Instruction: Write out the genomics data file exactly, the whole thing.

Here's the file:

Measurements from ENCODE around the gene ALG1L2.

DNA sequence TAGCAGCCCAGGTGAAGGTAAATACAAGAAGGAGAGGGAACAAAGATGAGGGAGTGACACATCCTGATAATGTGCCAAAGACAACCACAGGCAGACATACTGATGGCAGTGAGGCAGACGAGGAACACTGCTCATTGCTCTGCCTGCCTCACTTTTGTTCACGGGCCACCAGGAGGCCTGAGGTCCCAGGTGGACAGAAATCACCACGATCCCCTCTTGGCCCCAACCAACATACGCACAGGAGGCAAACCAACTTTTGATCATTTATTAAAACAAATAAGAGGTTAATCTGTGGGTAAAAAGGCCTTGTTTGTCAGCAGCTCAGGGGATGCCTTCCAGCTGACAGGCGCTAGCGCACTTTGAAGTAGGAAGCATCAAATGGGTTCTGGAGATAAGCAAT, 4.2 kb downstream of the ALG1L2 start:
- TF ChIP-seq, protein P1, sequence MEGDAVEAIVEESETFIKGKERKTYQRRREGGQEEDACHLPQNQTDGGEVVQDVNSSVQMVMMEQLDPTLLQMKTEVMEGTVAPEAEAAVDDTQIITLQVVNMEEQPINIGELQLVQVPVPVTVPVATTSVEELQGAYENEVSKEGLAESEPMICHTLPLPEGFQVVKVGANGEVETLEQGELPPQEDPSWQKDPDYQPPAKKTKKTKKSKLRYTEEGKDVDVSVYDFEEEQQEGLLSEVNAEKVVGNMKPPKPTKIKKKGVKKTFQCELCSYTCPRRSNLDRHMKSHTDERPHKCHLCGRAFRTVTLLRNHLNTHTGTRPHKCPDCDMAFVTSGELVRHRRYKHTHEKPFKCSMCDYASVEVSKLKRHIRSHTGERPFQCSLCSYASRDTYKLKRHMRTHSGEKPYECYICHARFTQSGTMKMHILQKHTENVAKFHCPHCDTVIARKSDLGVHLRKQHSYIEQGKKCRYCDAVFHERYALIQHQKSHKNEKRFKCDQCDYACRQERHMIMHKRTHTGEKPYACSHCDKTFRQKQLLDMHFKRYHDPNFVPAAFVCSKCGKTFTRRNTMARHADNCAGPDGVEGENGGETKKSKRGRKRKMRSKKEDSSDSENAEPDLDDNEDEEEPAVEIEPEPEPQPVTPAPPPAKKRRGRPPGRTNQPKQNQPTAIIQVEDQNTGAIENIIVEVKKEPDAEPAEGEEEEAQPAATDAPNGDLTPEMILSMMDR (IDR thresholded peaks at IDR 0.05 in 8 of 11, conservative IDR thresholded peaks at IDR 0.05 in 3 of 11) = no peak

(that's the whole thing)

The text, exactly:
Measurements from ENCODE around the gene ALG1L2.

DNA sequence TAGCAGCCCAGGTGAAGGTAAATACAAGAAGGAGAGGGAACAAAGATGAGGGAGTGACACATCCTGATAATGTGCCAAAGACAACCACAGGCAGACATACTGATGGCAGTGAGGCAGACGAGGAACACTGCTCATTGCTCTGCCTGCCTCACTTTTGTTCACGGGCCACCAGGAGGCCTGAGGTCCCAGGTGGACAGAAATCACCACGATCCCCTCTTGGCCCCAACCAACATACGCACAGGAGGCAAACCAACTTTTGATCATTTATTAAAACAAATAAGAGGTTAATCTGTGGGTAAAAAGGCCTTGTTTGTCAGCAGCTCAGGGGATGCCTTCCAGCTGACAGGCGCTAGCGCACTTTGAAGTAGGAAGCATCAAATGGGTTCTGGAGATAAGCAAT, 4.2 kb downstream of the ALG1L2 start:
- TF ChIP-seq, protein P1, sequence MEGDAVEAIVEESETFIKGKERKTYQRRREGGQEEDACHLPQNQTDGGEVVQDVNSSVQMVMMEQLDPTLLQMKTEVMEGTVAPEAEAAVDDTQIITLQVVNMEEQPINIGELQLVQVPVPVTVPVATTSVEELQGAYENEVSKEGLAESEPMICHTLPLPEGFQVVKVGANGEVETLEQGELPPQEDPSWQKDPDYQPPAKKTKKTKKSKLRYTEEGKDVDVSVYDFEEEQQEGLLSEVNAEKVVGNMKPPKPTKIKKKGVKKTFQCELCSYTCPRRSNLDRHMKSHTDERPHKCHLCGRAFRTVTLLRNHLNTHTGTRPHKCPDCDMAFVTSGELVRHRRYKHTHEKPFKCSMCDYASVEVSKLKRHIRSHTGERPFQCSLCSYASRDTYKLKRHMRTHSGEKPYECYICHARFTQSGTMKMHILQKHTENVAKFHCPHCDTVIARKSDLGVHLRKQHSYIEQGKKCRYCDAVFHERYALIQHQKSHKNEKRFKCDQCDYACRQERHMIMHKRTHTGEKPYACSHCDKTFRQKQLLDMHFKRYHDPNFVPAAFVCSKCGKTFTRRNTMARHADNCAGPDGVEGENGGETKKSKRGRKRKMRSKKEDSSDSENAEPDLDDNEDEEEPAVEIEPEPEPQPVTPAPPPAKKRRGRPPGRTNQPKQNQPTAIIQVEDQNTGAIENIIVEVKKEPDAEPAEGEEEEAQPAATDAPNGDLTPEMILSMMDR (IDR thresholded peaks at IDR 0.05 in 8 of 11, conservative IDR thresholded peaks at IDR 0.05 in 3 of 11) = no peak